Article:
by Li Boyd Mille Lacs Band Member
Enbridge clearly felt the pressure after the Department of Commerce submitted testimony that the Line 3 expansion project is not needed early in September. As the joint Certificate of Need and Route Permit public comment hearings began, Enbridge chartered buses and paid their employees to flood these meetings and drown out indigenous and other anti-project voices. This tactic was used throughout the second comment period in the process, which was the last time the public was able to submit comment to the Public Utilities Commission, in person, on the Line 3 project. Written comments will still be accepted through Nov. 22. The evidentiary hearings, which will include testimony by expert witnesses and individuals for each party legally recognized in the approval process, will begin on Nov. 1 and take place at the Public Utilities Commission’s offices in St. Paul.
The fourth hearing in this step of the process was held at the St. Paul Intercontinental Hotel, following a demonstration and march from the state capitol to the venue. Hundreds of water protectors, both indigenous and non-indigenous allies, gathered together on the capitol steps to speak against the progress of this pipeline and then marched together more than a mile, with songs and chants that shut down streets in downtown St. Paul. While some Standing Rock alumni were disconcerted by the news helicopter that hovered over the march, reminding them of the constant air surveillance at the camps in North Dakota, the march had a positive and determined air. Many chanted “This is what democracy looks like!” on their way to the hearing.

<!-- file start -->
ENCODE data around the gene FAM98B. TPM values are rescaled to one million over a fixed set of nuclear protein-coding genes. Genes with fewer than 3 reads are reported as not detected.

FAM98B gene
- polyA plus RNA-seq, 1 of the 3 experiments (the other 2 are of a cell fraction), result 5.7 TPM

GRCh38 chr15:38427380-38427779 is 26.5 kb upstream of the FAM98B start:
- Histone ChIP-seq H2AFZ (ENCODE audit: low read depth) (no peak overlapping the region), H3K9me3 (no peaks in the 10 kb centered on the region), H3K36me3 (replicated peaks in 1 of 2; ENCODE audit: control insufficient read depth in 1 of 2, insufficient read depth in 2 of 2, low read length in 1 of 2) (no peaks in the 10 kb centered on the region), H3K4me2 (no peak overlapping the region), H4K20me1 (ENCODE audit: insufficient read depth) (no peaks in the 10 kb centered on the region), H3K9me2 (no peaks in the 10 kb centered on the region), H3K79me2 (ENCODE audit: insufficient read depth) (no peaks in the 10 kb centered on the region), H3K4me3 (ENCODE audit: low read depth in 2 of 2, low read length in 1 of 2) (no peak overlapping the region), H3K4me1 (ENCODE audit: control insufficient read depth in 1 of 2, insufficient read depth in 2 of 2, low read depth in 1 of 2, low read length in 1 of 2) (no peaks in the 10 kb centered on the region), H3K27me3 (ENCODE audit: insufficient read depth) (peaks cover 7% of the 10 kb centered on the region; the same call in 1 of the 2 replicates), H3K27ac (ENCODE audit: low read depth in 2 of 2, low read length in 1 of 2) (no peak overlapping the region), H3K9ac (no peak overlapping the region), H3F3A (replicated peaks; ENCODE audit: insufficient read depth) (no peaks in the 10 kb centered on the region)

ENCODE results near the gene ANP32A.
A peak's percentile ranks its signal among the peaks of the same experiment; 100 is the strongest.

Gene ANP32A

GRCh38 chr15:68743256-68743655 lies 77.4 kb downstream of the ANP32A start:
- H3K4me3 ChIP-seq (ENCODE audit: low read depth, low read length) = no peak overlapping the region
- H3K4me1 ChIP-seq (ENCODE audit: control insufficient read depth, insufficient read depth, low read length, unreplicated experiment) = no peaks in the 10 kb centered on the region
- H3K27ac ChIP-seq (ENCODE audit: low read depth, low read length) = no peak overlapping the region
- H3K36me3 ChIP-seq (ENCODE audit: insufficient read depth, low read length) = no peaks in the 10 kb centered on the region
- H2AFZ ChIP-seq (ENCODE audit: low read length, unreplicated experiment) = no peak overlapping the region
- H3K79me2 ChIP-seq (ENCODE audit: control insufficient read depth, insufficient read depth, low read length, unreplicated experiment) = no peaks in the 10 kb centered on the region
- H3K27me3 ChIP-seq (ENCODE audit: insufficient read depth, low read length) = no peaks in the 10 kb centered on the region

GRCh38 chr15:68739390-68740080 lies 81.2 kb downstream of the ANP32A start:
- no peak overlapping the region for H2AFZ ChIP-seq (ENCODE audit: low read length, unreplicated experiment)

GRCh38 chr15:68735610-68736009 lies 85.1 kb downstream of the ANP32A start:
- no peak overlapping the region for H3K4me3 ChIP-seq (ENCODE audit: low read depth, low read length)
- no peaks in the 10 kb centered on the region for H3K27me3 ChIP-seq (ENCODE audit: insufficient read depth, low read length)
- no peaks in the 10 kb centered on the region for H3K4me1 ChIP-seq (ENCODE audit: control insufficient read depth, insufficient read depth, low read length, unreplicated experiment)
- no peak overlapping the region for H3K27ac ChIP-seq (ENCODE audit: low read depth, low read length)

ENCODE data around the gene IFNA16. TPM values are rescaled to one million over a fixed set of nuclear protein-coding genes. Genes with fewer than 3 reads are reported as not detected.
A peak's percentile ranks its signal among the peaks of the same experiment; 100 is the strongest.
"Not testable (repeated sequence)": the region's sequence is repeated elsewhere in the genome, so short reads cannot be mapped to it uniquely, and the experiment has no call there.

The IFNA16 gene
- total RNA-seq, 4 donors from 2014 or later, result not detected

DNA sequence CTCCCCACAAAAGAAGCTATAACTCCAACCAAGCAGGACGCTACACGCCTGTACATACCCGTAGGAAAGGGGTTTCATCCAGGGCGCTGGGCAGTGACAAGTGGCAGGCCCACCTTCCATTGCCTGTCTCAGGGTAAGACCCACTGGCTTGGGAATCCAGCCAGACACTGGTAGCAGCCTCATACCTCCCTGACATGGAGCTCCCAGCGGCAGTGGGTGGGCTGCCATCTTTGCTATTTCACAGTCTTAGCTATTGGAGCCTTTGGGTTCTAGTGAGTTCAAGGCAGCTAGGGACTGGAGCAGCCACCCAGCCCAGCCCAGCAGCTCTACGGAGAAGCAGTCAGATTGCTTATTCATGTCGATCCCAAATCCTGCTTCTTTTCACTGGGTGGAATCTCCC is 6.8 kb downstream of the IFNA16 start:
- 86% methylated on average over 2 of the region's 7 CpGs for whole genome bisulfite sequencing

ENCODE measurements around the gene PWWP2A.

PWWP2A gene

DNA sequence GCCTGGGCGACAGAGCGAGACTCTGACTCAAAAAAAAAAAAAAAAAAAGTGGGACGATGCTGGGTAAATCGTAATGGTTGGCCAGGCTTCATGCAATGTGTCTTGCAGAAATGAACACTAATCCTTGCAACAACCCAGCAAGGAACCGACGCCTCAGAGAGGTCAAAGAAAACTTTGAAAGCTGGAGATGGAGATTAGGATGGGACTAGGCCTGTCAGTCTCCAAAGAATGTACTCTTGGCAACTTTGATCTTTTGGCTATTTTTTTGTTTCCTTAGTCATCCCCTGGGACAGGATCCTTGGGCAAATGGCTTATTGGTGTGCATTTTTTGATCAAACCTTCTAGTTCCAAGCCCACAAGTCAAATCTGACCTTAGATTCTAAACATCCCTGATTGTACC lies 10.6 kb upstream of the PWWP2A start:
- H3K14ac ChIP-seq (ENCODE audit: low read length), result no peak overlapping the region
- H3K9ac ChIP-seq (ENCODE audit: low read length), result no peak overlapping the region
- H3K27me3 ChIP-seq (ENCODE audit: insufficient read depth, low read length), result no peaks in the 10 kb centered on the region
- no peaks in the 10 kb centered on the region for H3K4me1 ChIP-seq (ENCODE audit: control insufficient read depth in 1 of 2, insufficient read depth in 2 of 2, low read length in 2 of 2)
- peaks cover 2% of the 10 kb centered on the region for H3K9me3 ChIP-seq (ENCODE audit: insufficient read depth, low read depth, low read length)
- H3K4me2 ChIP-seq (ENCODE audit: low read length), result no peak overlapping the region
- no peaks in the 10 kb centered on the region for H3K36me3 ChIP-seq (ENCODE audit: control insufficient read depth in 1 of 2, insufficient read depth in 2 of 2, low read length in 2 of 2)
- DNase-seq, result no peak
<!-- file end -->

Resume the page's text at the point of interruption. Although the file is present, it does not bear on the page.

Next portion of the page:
Democracy itself seemed less transparent once the hearing started. Pipeline supporters were already in the building when participants for the rally arrived at the Intercontinental, leading some to believe that Enbridge bought rooms in the hotel to allow their supporters to arrive to the hearing first. When it was nearly time for the meeting to start, rally participants were escorted into the hotel and down to the event room where they were funneled through a door one at a time, as they needed to sign-in and submit their names to the judge if they wished to comment.
The hearing went well into its second hour with a barrage of pro-pipeline commentary. Finally, an indigenous woman stood from the crowd and asked why the names of the people coming in weren’t being added to the box from which the judge was selecting speakers. The judge claimed that all those still coming in were late arrivals and would therefore not be added until after halfway through the hearing for the night. As a group, protectors stood and objected, making it clear that everyone had arrived at the meeting at the same time. They persisted until the judge added the names to the comment pool, and only then were water protectors given the opportunity to speak.
Though some were allowed to speak after this and the judge went past the time of the scheduled hearing end to accommodate as many commenters as possible, many found the St. Paul hearing to be an uneasy experience at best.